- Tapa dura: 360 páginas
- Editor: CRC Press; Edición: 1 (29 de septiembre de 2003)
- Colección: Power Electronics and Applications Series
- Idioma: Inglés
- ISBN-10: 0849319188
- ISBN-13: 978-0849319181
- Valoración media de los clientes: Sé el primero en opinar sobre este producto
- Ver el Índice completo
DSP-Based Electromechanical Motion Control (Power Electronics and Applications Series) (Inglés) Tapa dura – 29 sep 2003
|Nuevo desde||Usado desde|
Descripción del producto
Reseña del editor
Although the programming and use of a Digital Signal Processor (DSP) may not be the most complex process, utilizing DSPs in applications such as motor control can be extremely challenging for the first-time user. DSP-Based Electromechanical Motion Control provides a general application guide for students and engineers who want to implement DSP-based motion control systems in products and industrial systems.
This overview explains the benefits of integrating DSP into motion control, detailing the degree of freedom provided by a a DSP for the development of constructive, computationally extensive algorithms. The authors explain how the use of these advanced algorithms can drastically increase the performance and efficiency of an electromechanical system.
Chapters are supported by laboratory exercises, enabling you to immediately apply the information to practical scenarios. Following an extensive analysis of the LF2407 DSP processor, the book presents numerous real-world applications, demonstrating current use and inspiring future development.
No es necesario ningún dispositivo Kindle. Descárgate una de las apps de Kindle gratuitas para comenzar a leer libros Kindle en tu smartphone, tablet u ordenador.
Obtén la app gratuita:
Detalles del producto
Si eres el vendedor de este producto, ¿te gustaría sugerir ciertos cambios a través del servicio de atención al vendedor?
Opiniones de clientes
|5 estrellas (0%)|
|4 estrellas (0%)|
|3 estrellas (0%)|
|2 estrellas (0%)|
|1 estrella (0%)|
Opiniones de clientes más útiles en Amazon.com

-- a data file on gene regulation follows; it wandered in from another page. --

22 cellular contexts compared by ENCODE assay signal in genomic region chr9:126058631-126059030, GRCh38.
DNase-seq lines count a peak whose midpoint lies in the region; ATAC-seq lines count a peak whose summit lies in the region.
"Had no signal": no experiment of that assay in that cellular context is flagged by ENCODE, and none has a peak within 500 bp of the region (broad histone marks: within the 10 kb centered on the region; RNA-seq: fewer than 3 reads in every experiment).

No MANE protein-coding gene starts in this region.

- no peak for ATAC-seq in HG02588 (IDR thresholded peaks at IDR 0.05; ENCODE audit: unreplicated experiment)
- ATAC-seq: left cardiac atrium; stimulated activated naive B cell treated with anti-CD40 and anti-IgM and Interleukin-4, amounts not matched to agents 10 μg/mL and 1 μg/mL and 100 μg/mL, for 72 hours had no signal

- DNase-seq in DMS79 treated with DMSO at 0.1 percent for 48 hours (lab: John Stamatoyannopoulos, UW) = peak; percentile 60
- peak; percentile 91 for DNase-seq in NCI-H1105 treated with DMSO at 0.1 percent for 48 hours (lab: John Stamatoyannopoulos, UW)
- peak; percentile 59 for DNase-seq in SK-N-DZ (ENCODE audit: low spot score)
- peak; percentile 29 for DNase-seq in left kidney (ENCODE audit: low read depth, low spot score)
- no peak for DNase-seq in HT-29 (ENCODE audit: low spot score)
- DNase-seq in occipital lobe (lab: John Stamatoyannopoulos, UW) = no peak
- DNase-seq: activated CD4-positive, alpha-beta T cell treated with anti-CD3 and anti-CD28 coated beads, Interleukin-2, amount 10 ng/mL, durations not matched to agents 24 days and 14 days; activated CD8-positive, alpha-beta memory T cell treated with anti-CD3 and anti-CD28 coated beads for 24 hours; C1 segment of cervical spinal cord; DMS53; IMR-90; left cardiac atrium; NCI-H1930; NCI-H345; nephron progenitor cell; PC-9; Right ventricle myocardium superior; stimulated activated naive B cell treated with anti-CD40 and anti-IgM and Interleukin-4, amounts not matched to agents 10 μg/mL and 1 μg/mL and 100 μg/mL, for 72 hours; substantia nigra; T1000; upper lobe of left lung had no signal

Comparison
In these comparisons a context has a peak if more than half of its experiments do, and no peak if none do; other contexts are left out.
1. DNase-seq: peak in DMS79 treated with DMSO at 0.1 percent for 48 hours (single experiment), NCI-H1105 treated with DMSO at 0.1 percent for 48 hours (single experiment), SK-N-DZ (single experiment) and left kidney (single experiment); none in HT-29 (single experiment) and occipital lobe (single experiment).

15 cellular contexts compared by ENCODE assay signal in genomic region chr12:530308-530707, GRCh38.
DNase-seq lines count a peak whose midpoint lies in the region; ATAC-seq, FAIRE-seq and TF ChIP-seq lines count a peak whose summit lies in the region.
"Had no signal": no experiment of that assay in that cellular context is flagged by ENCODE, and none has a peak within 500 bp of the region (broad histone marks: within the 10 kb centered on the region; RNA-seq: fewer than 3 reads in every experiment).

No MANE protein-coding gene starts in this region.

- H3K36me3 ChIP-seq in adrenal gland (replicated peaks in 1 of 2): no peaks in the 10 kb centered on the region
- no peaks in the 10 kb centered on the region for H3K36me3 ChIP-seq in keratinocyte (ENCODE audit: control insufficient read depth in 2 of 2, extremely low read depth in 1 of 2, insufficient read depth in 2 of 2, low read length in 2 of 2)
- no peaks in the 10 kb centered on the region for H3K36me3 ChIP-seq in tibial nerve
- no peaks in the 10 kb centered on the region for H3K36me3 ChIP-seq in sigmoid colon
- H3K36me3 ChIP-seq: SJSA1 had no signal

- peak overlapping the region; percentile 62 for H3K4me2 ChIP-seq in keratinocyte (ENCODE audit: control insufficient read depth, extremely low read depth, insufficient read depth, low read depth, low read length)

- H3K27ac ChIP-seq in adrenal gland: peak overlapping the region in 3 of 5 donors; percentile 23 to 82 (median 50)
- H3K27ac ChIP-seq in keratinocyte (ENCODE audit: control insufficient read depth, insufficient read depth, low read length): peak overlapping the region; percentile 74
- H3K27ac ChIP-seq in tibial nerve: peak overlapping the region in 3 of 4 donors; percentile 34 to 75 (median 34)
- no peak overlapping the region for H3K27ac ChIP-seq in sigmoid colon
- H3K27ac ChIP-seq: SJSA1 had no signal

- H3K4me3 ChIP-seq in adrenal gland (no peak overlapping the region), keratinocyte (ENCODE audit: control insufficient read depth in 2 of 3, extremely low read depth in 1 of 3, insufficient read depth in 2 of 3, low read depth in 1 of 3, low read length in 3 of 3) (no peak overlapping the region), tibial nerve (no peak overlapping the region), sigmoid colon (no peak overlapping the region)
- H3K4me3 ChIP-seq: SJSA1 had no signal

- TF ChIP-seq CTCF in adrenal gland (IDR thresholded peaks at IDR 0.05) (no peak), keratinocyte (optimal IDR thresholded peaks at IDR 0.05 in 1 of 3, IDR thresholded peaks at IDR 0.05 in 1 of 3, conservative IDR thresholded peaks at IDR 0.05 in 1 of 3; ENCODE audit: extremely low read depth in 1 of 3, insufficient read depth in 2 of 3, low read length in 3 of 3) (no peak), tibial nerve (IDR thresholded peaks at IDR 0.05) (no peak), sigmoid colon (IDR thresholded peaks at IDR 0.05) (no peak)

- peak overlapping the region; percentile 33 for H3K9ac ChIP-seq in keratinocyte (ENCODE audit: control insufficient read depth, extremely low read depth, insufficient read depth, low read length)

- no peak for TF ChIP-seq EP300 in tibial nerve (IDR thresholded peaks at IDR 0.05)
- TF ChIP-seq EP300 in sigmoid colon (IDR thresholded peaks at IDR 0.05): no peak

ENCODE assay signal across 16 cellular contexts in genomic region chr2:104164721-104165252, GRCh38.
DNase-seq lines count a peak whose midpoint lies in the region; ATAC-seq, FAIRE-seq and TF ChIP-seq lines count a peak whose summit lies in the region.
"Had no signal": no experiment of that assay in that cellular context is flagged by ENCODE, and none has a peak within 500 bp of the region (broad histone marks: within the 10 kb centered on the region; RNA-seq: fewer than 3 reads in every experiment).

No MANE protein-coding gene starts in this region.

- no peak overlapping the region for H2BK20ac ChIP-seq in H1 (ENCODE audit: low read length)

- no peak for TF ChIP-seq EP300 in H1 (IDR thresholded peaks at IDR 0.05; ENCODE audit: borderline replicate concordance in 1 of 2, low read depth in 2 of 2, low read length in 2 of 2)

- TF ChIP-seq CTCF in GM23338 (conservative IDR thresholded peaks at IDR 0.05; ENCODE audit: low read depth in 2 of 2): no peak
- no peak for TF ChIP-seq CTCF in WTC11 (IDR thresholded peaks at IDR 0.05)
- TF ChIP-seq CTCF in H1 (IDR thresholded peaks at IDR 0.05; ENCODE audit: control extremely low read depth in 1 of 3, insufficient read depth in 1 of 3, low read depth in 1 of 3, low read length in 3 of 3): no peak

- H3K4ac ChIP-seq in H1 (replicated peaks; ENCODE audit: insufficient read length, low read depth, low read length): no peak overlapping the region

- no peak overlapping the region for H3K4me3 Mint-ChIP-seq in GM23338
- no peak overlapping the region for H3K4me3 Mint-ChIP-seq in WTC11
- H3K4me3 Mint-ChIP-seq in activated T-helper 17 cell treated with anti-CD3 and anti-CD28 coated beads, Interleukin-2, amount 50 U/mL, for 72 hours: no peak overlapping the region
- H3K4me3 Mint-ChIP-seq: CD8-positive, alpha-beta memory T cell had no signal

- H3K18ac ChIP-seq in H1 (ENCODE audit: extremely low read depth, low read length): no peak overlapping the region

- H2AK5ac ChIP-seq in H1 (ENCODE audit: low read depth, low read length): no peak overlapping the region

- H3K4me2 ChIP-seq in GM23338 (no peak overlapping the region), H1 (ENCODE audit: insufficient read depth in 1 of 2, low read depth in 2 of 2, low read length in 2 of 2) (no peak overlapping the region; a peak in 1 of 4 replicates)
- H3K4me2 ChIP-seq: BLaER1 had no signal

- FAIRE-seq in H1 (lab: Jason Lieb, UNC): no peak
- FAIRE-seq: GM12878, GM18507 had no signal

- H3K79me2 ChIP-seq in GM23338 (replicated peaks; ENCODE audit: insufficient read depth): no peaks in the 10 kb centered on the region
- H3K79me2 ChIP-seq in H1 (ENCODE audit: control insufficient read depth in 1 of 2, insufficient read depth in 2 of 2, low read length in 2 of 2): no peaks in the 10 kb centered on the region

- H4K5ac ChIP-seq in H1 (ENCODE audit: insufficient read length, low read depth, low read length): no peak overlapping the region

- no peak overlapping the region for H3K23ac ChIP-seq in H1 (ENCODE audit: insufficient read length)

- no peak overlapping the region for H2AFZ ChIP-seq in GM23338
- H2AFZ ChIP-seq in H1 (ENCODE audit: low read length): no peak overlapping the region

Unfortunately, about half the book is devoted to discussing details of the Texas Instruments 2407 DSP, which I was already familiar with, since the datasheets & appnotes are available for free from TI's website. There's a little bit of "value-added" explanation by the authors, but not something I'd consider worthy of trying to publish into a textbook since technology changes so fast (usually before the ink is dry).
Quite a bit of the remainder of the book is also TI 2407-specific and includes assembly code excerpts -- It would have been better if the authors had stuck with general software & algorithm advice, in a high level language like C, or in block diagrams, rather than using a specific processor's assembly language, which takes more effort to understand and is in danger of becoming obsolete when new processors appear. (TI already has a 2800-series DSP. We use C -- assembly gives me a headache to read and I only use it when I have to.)
There is little to no analysis of control loops -- this seems to be something the authors assume the reader is already familiar with. Practical issues like PWM dead-time distortion are not even mentioned.
Good points: (there are a few, otherwise I would have given it one star) There are a few chapters on switched-reluctance motors and matrix converters which had some material I hadn't seen elsewhere. The sections on permanent magnet motors and induction motors do have the basic voltage equations for these motors -- though the chapters on them are kind of short, and other books have handled them in more detail.
I'm returning my copy to Amazon, though, and am waiting for someone to write a good in-depth practical book on DSP-based motor control that's useable on many different DSPs, not just the TI 2407 -- I can read the datasheets on that for free.
The methods which athors are using shows that they do not know anything about motor control and never have made a real working systems.
I wonder how CRC-Press has published such a quickie book.
It would be good to add in depth mathematics background.
I have had to write BLDC motion controllers and this is a bit out of my field so I had to go out and learn it. There is a sea of documentation either on the theory of motion control or specific cases for specific chips. This is the only reference I have seen that ties both.
Four starts because I agree that it would have been better in C, although it is sobering to see how a few screenfuls of assembly can do FOC of PMSMs. It does show you what's the bottom line.